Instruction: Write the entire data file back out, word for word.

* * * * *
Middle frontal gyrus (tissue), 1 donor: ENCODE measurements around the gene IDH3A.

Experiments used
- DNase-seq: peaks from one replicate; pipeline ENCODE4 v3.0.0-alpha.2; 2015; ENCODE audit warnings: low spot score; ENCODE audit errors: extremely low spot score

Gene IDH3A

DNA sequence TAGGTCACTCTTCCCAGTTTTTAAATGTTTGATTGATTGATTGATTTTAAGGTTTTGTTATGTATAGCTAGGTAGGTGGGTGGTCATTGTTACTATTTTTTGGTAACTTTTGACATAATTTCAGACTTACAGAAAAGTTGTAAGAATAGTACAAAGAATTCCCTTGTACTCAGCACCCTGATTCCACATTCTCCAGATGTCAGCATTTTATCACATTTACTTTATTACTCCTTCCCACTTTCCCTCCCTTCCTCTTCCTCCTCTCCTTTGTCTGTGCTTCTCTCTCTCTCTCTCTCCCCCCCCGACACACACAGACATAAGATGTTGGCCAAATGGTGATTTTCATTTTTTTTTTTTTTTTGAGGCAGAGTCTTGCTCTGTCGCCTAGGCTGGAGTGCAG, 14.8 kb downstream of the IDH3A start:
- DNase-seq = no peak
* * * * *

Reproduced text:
Middle frontal gyrus (tissue), 1 donor: ENCODE measurements around the gene IDH3A.

Experiments used
- DNase-seq: peaks from one replicate; pipeline ENCODE4 v3.0.0-alpha.2; 2015; ENCODE audit warnings: low spot score; ENCODE audit errors: extremely low spot score

Gene IDH3A

DNA sequence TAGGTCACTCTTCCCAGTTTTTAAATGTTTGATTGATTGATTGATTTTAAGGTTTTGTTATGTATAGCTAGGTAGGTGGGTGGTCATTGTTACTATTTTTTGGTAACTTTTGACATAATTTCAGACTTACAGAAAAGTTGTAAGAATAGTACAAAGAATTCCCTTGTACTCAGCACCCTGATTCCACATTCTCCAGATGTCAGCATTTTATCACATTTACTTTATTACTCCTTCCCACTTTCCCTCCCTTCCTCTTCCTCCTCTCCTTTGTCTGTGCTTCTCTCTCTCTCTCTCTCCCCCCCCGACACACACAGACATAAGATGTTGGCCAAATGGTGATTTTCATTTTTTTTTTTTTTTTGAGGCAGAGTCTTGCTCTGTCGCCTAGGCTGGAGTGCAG, 14.8 kb downstream of the IDH3A start:
- DNase-seq = no peak